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China is on the verge of becoming the largest market in the world for protein. As such, it can be seen that the future of global meat consumption is largely based on the purchasing habits of Chinese consumers. Cultured meat is making some headway in China and could be vital in meeting Chinese consumers’ growing demand for meat, whilst also limiting the negative environmental, health, and ethical impacts of the traditional meat industry.

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Hub of China recently conducted interviews of 100 middle class Chinese consumers regarding their attitudes and priorities around eating meat. Interestingly, although China is generally associated with a meat eating culture what came out of the interviews was Chinese consumer’s acceptance of eating mock meats and plant-based protein such as tofu to make up the staple of a meal. Unlike the west the tofu eating culture in China has been established for thousands of years.

In terms of their priorities around food the respondents were identified as having a preferences for convenience, safety, price, and quality of the food, whilst deprioritizing environmental and ethical impacts when compared to consumers in the West. It is important to note that whilst environmental and ethical impacts are still a low overall concern among Chinese consumers, we recently conducted research to suggest this concern is growing especially among younger consumers.

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Hub of China also conducted a survey of 500 Chinese consumers surrounding their meat eating habits and their willingness to try, purchase, and substitute cultured meat products. 75% of survey respondents were willing to try these products and 65% of respondents were willing to purchase them. Only 40% of respondents indicated that they would have greater willingness to consume a cultured meat product over conventional meat. What was also interesting was prior to the survey, less than half of respondents had prior knowledge of cultured meat. After reading descriptions of it, 90% of respondents indicated they were interested in learning more.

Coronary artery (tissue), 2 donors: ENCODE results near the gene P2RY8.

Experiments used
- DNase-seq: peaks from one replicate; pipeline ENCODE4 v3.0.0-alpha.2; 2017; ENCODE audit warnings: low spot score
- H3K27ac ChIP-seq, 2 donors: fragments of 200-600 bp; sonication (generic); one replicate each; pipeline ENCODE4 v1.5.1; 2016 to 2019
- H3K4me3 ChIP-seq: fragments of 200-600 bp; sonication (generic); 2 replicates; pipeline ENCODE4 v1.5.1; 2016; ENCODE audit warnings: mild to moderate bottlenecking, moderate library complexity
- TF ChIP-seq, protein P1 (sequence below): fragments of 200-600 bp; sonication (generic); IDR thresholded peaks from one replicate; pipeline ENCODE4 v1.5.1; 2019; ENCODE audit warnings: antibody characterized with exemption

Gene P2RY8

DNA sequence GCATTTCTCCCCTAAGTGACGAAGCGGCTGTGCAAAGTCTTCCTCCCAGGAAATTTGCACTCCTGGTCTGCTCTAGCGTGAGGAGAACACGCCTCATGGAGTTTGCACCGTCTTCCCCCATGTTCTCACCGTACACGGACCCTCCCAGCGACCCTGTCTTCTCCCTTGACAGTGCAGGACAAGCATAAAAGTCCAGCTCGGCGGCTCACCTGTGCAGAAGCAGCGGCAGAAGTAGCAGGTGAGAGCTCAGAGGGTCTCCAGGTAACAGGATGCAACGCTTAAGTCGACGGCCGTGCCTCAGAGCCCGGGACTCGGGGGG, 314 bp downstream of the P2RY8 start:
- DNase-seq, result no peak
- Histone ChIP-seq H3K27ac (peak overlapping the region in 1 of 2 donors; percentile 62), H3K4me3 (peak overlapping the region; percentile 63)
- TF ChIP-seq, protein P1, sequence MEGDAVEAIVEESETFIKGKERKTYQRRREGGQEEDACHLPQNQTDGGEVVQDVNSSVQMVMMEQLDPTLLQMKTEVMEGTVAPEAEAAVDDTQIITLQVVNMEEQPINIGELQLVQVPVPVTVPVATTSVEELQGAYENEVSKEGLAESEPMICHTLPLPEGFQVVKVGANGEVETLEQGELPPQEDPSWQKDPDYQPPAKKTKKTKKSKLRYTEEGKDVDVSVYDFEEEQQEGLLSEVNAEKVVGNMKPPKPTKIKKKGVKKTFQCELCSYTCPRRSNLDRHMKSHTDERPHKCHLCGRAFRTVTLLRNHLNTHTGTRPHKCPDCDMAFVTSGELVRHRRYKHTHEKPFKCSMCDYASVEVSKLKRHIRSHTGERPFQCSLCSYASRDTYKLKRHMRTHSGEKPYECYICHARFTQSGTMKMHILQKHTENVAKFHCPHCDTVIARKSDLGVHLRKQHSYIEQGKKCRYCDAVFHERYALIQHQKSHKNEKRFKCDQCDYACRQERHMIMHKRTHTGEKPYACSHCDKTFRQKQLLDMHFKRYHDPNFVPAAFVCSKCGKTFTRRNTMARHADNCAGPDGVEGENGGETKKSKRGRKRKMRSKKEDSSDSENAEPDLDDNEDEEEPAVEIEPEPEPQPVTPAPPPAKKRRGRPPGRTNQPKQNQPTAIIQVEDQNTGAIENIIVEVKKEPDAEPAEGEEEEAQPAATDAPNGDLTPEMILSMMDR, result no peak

Many of the participants identified various advantages of cultured meat with the majority believing it was better for the welfare of animals, environment, society and there were quite a few mentions of the possibility of it preventing future pandemics like COVID.

The main negative of cultured meat was that respondents felt that cultured meat was not natural. Respondents mentioned that they would be most likely to eat it as a substitute for processed meat which they also view as unnatural. In fact when the respondents were asked about how often they ate processed meat 95% stated they ate it at least twice a week.

Participants of the survey also indicated that they would be most likely to purchase cultured meat as an alternative to processed meat. The reason cited for this was because they considered processed meat as also not very natural.

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Chinese consumers’ role in the global food market continues to grow, and their preferences for different sources of protein are becoming more important for animal advocates to understand. Although cultured meat is far from mainstream in China there is an increasing awareness and willingness to be open to it, driven by an increasing concern for the source of meat and welfare of animals.

Cultured meats will inevitably become a vital role in future diets, and thus an awareness of the preferences of the largest group of consumers in the world can provide valuable insights into how to affect changes in consumption.


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